Choice making is an indispensable part of our daily lives. Ordinarily, we make decisions naturally, efficiently, and quickly. However, every so often, we face a moment with a decision that gives us multiple viable options. When that occurs, weigh the merits of both options and notice the higher-valued goals that appear as you’re considering the choice you need to make. Which one is more aligned with your objectives? Which one will benefit your professional agenda and that of your colleagues? Which one will support your reputation? Once the highest goal is in view your decision will be clear and you’ll know that the path you’re about to take is consistent and compatible with all that it means to be you.
IDEAS ON HOW TO MAKE BETTER CHOICES
Each and every day, whether we like it or not, we have to make choices for our future selves, our heath, happiness, and security. Whether it’s about where you’ll be living next year or staying at a job you don’t love, making tough decisions is something that is going to happen.
HAVE A CLEAR VISION OF WHAT YOU WANT TO ACHIEVE: When you’re profoundly aware of what you want out of your life, you are able to make better choices. According to David Welch, PhD, professor of Political Science at the University of Waterloo in Ontario said, “People who aren’t self-reflective are going to end up making bad decisions because they don’t really know what they want in the first place.” When I make a decision, I think ahead to the next six months to a year about how this is will impact my goals. Is this the direction I need or want to go? If the answer is against what I’m working towards, then I will change my decision, even if that means taking the more challenging, and sometimes cumbersome, route.
ASK FOR GUIDANCE, BUT OWN YOUR CHOICE: Whether we are making a decision about a relationship, our job, or our well-being, every decision you’ll make includes one common factor: YOU! No one else is living your life. No one will understand what your day-to-day is like and what your intuition and instincts are telling you. You have context for all options of a choice you need to make. However, in most cases it can be helpful to ask for a mentor or friend’s perspective. According to the fabulous Dr. Travis Bradberry, the most successful people often seek outside counsel. “Their perspectives help you weigh your options more objectively and to spot your subjective or irrational tendencies.“. Remember though: Guidance is just that – guidance. While it’s great to get help from others, not listening to, or trusting, your own intuition might steer your life in a less empowering direction. It will also make us more inclined to assign blame if WE choose the wrong choice.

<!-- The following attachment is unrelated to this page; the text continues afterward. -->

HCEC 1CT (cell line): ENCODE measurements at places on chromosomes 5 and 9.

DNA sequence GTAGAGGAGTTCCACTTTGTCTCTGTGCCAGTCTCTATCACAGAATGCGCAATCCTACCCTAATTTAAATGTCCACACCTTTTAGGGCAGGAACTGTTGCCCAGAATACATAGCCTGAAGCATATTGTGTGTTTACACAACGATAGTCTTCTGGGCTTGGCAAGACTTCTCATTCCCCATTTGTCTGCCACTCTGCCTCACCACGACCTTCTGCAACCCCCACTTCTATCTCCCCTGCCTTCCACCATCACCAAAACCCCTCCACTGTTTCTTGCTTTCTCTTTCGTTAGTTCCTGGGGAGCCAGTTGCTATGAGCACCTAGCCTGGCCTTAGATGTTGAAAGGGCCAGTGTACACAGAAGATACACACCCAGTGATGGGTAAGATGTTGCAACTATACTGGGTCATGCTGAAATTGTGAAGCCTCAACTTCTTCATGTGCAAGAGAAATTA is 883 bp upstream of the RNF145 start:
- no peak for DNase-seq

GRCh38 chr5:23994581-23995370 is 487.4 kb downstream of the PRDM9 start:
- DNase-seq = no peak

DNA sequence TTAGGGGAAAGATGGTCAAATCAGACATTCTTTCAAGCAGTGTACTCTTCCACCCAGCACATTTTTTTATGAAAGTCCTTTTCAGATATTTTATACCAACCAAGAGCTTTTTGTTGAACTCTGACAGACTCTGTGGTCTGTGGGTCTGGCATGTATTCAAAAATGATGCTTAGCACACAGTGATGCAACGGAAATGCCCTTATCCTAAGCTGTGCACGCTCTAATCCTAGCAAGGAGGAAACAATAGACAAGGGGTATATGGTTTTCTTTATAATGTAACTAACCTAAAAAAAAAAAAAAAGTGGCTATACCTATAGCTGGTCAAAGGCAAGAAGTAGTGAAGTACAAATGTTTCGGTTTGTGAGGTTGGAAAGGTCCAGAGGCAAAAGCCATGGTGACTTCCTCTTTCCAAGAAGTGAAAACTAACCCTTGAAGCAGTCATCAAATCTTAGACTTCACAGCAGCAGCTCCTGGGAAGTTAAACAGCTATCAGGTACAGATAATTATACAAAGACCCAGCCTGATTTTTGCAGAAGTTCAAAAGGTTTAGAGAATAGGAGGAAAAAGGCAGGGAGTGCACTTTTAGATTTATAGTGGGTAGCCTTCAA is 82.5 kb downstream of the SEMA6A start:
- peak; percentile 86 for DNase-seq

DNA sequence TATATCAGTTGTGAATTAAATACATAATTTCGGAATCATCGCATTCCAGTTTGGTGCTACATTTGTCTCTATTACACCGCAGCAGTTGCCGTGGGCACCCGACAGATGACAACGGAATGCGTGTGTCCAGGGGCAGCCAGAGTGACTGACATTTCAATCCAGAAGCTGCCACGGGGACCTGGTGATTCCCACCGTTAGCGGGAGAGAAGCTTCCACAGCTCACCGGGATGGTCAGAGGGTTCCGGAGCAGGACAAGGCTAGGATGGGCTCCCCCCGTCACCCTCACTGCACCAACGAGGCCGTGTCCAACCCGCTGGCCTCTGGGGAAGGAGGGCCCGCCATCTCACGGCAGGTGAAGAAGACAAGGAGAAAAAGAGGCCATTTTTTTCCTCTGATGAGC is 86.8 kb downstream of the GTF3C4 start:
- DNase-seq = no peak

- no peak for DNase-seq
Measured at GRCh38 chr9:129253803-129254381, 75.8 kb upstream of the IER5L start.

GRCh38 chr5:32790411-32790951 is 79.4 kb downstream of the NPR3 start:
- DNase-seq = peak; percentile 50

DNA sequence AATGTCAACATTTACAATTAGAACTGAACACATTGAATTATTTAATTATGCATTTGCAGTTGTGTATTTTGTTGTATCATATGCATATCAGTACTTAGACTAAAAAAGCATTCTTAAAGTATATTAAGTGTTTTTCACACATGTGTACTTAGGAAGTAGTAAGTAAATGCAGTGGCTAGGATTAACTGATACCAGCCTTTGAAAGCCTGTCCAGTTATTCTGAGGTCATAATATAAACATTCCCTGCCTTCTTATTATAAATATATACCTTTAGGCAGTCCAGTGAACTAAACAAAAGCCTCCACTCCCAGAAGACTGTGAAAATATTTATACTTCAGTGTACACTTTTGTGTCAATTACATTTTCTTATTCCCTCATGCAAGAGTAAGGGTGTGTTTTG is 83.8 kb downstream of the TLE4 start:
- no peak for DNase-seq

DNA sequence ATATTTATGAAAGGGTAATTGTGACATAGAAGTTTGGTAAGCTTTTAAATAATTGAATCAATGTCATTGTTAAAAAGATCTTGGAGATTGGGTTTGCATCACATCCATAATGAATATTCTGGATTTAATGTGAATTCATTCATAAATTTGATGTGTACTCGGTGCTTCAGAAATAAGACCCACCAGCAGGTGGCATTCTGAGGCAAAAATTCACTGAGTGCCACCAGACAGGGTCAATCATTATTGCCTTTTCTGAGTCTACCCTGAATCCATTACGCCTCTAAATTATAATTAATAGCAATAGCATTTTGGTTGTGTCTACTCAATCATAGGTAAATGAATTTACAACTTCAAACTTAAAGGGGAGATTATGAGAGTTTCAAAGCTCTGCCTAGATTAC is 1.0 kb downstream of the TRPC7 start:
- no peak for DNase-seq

FOCUS ON GENERATING CREATIVE ALTERNATIVES: The wider the range of options you can surface and explore, the better, more informed your final decision is likely to be. Generating a number of innovative and – mostly – viable options may seem to make things more complicated, but coming up with alternatives forces you to go deeper and look at the problem from different points of view. Stepping outside your normal patterns of thinking and leaning into one that may be more uncomfortable but possibly the right one – will support your decision making with some truly brilliant solutions and directions.
LEARN TO TRUST YOURSELF: Never be afraid to trust your intuition as a form of intelligence. Cynthia Wall, LCSW, a psychotherapist explained in her book, The Courage to Trust: A Guide to Building Deep and Lasting Relationships, “The person you need to trust first is yourself. No one can be as consistently supportive of you as you can learn to be. Being kind to yourself increases self-confidence and lessens your need for approval. Loving and caring for yourself not only increases self-trust, it also deepens your connection with others.” Having the confidence to trust yourself is sometimes easier said than done, but once you develop more confidence in yourself, you may feel better and less anxious about making choices for yourself that support your immediate and long-term plans and goals.
PRACTICE CONSCIOUS CHOICE-MAKING: The only way you’re going to get stronger, build self-trust, and sharpen your choice-making skills is by practicing making decisions every single day. If you start practice conscious choice-making a part of your daily routine, you may feel more confidence around your actions and decision-making skills. According to Abigail Brenner, M.D., psychiatrist and author stated, “Learning how to make good choices and wise decisions depends upon several factors: a person’s developmental stage/age, having a general idea of right and wrong… understanding what the decision-making process entails, and practice!” It might feel awkward and slightly distressing at first, but try making all decisions in your life for a week [without asking others for advice or help – eek, I know!]. You will – likely – find that you can make some pretty fantastic, self-propelling choices around your career and personal paths.
EMBRACE OBJECTIVITY: Before you begin to weighing your choices, make sure you fully understand the situation. It is unlikely that your objective can be approached in solitude, but it’s more likely that there are a number of analogous factors that need to be considered. Every choice comes at a cost, so look at things objectively – considering all consequences and results and test your ideas with others to invite guidance and extract emotion from your final choice.
FRAME YOUR CHOICES: Ask yourself if you will be pleased with your decision twelve minutes from now, twelve weeks from now, twelve months from now. This strategy makes you consider the short-term, mid-term and long-term consequences, along with the value and benefits of your choices, that accompany your final decision. When you apply this technique consistently, it will help you become more fluent in your decision making.
The path of our lives is determined largely by the choices and decisions we make, always make sure yours are confident and clear and aligned with your targets.